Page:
• 8. #AUSPOL • Popularised around 2010 Federal election (alongside election- specific hashtags such as #ausvotes) as overarching label for Australian political topics • Endured post-election; however, rather than a space for political debate, seen as increasingly polarised and frequented by trolls: Viewing and participating in 'discussions' on the Twitter stream of #auspol is to immerse yourself in a political cesspit. It is the dark alley in Twitter you walk down when you wonder if you have told anyone where you were going that night. (Jericho, 2012) • State-based hashtags less afflicted by this development (in general)?
  • 9. #AUSPOL – 1,002,451 tweets (15/01-04/07), 50,622 users – 19.8 tweets per user, 5,828 tweets per day 0 2000 4000 6000 8000 10000 12000 14000 2012-Jan-15 2012-Jan-19 2012-Jan-23 2012-Jan-27 2012-Jan-31 2012-Feb-04 2012-Feb-08 2012-Feb-12 2012-Feb-16 2012-Feb-20 2012-Feb-24 2012-Feb-28 2012-Mar-03 2012-Mar-07 2012-Mar-11 2012-Mar-15 2012-Mar-19 2012-Mar-23 2012-Mar-27 2012-Mar-31 2012-Apr-04 2012-Apr-08 2012-Apr-12 2012-Apr-16 2012-Apr-20 2012-Apr-24 2012-Apr-28 2012-May-02 2012-May-06 2012-May-10 2012-May-14 2012-May-18 2012-May-22 2012-May-26 2012-May-30 2012-Jun-03 2012-Jun-07 2012-Jun-11 2012-Jun-15 2012-Jun-19 2012-Jun-23 2012-Jun-27 2012-Jul-01Carbontax Asylumseekerdebate ALPleadershipspill Budget CraigThomson CraigThomson
  • 10. #QLDPOL – 49,300 tweets (15/01-04/07), 5,668 users – 8.7 tweets per user, 286.6 tweets per day State election Civil partnerships bill amended 0 200 400 600 800 1000 1200 1400 1600 1800 2012-Jan-15 2012-Jan-19 2012-Jan-23 2012-Jan-27 2012-Jan-31 2012-Feb-04 2012-Feb-08 2012-Feb-12 2012-Feb-16 2012-Feb-20 2012-Feb-24 2012-Feb-28 2012-Mar-03 2012-Mar-07 2012-Mar-11 2012-Mar-15 2012-Mar-19 2012-Mar-23 2012-Mar-27 2012-Mar-31 2012-Apr-04 2012-Apr-08 2012-Apr-12 2012-Apr-16 2012-Apr-20 2012-Apr-24 2012-Apr-28 2012-May-02 2012-May-06 2012-May-10 2012-May-14 2012-May-18 2012-May-22 2012-May-26 2012-May-30 2012-Jun-03 2012-Jun-07 2012-Jun-11 2012-Jun-15 2012-Jun-19 2012-Jun-23 2012-Jun-27 2012-Jul-01 Tweets Date
  • 11. #WAPOL – 21,261 tweets (15/01-26/12), 2,855 users – 7.4 tweets per user, 61 tweets per day Opposition leadership change Treasurer resigns Cabinet reshuffle Budget 0 50 100 150 200 250 300 350 400 2012/01/15 2012/01/22 2012/01/29 2012/02/05 2012/02/12 2012/02/19 2012/02/26 2012/03/04 2012/03/11 2012/03/18 2012/03/25 2012/04/01 2012/04/08 2012/04/15 2012/04/22 2012/04/29 2012/05/06 2012/05/13 2012/05/20 2012/05/27 2012/06/03 2012/06/10 2012/06/17 2012/06/24 2012/07/01 2012/07/08 2012/07/15 2012/07/22 2012/07/29 2012/08/05 2012/08/12 2012/08/19 2012/08/26 2012/09/02 2012/09/09 2012/09/16 2012/09/23 2012/09/30 2012/10/07 2012/10/14 2012/10/21 2012/10/28 2012/11/04 2012/11/11 2012/11/18 2012/11/25 2012/12/02 2012/12/09 2012/12/16 2012/12/23 Tweets Date Pre-election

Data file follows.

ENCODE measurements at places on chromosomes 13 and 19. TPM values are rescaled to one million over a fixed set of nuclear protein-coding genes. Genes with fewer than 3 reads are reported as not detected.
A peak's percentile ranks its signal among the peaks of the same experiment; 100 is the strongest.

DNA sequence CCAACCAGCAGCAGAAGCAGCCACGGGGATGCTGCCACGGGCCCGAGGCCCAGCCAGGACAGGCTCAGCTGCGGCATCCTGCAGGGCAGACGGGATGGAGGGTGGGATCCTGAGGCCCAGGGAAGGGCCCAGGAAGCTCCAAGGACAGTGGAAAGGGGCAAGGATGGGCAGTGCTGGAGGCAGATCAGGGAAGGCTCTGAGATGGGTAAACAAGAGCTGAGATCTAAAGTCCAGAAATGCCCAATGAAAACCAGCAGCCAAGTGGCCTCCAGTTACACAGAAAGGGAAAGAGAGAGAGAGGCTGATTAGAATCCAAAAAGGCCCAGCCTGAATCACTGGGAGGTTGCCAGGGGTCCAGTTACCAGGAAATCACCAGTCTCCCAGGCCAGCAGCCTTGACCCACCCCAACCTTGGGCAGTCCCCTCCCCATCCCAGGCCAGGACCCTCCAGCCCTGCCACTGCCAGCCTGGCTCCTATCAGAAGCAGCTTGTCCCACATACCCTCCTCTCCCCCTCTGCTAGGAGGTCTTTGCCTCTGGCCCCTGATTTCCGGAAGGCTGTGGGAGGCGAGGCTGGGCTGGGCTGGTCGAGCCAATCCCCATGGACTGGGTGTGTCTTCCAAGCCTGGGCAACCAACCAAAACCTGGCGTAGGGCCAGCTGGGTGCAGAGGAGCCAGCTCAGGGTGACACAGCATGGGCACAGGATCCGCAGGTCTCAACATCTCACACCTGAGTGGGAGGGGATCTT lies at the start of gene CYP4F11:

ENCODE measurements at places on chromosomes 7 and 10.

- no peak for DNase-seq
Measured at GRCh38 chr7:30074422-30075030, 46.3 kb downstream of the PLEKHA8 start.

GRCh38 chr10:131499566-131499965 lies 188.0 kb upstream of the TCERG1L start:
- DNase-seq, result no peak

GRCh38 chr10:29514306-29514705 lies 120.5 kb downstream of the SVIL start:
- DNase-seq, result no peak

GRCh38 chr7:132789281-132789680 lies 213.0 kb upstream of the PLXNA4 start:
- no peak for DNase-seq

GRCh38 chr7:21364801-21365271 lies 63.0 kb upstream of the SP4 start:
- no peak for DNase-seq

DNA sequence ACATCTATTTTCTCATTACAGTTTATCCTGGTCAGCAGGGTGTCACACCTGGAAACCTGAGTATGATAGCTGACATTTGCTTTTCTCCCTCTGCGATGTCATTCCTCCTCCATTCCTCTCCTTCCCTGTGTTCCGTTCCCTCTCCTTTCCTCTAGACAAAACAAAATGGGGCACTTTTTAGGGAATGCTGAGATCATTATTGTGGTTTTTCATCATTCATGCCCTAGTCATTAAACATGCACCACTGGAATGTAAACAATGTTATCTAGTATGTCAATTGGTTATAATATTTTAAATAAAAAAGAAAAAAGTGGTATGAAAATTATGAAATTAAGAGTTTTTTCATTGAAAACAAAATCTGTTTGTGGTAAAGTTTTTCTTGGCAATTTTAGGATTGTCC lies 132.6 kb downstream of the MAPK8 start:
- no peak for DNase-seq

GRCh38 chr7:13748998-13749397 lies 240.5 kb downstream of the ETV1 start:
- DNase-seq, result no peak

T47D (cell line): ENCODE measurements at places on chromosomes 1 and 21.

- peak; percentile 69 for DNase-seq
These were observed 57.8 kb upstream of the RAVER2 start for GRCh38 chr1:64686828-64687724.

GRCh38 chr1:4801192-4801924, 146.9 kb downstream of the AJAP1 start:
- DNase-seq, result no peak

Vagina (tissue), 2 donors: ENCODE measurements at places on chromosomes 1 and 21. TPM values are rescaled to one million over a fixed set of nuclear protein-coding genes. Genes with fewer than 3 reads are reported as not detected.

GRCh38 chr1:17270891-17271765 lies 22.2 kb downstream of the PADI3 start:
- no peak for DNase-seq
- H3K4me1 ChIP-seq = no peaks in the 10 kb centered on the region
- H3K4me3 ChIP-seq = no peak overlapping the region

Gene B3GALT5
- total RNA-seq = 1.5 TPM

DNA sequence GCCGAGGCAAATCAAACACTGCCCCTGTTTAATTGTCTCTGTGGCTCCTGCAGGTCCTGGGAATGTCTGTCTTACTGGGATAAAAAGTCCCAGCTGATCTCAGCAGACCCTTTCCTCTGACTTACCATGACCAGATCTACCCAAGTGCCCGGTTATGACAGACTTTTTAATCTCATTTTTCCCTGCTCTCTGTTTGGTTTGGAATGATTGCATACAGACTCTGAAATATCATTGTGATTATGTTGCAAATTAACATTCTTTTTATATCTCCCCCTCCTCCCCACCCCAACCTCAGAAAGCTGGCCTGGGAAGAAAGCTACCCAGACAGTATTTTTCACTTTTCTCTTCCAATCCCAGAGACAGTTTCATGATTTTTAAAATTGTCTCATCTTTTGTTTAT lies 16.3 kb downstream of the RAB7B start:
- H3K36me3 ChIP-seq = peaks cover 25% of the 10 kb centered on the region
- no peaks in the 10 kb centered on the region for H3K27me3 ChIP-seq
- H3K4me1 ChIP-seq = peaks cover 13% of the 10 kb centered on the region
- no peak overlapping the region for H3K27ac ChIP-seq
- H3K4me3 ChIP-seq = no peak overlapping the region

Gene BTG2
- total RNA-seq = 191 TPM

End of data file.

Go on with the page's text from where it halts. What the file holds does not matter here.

• 12. WHO IS TWEETING? – Highly active group of users within #auspol hashtag: • Top 1% users contribute 64% of tweets • 6 users responsible for 87,696 tweets 0 200000 400000 600000 800000 1000000 1200000 all 50662 users users > 0% (>= 0 tweets; 45514 of 50662 users) users > 90% (>= 14 tweets; 4639 of 50662 users) users > 99% (>= 297 tweets; 510 of 50662 users) Sum of original tweets Sum of genuine @replies Sum of retweets
  • 13. WHO IS TWEETING? #AUSPOL – Highly active group of users within #auspol hashtag: • These especially active users not elected parliamentarians or journalists • Instead, politically engaged citizens (or automated accounts) – Fit Coleman’s (2006) description of “political junkies”, who treat political issues as major topics of interest and actively seek out relevant news and opinion pieces? – MPs, journalists, media organisations mentioned often in tweets • However, these accounts (especially politicians) do not contribute many tweets to the #auspol discussion
  • 14. WHO IS TWEETING? #QLDPOL – Tweeting patterns also show a core group of users contributing the majority of hashtagged tweets • Some overlap with the prominent #auspol users. – The users that are most mentioned are a mixture of these frequent contributors and key state political actors, who do not necessarily participate in these discussions themselves. • Limits to this analysis due to election in first half of 2012; user names, and affiliations, changed (including @TheQldPremier) • Further analysis required to establish on-going patterns beyond the election context.
  • 15. WHO IS TWEETING? #WAPOL – A lower level of activity, but greater representation amongst most mentioned and also most active accounts by journalists and politicians • A more even spread of – and comparable contributions from – citizens (including the “political junkies”), journalists, and politicians alike. – Changing patterns towards end of year as election campaigns are readied • Party strategies regarding social media have some impact on the developing shape of tweeted political debates
  • 16. WHO IS TWEETING? – Politicians in particular often mentioned a lot, but rarely contribute to hashtagged debates • @mentions as a shorthand for discussing politicians, creating a link to their account, rather than necessarily expecting conversation – Presence of core group of “political junkies” leading (in volume if not in topic) these discussions • Framing of politics around personalities (individual politicians) rather than parties? • Tweeting patterns still follow major news stories, debates around party leaders (particularly in hung parliament situation, in build-up to election).
  • 17. LIMITATIONS AND FURTHER OUTLOOK • Caveats: – Not all voters on Twitter - not representative of entire electorate – No requirement to use hashtag/engage with others using it • Active choice by user to connect to wider discussion • Users replying to hashtagged comments might not include it in their tweets • Intentions of hashtags, functions of use • Future directions – Case studies within the different political contexts – Replies and retweets, information flows, across party affiliation, between different user groups (journalists, politicians), regions, themes • Ongoing tracking, comparing non-election and election periods (QLD 2012; WA and AUS 2013).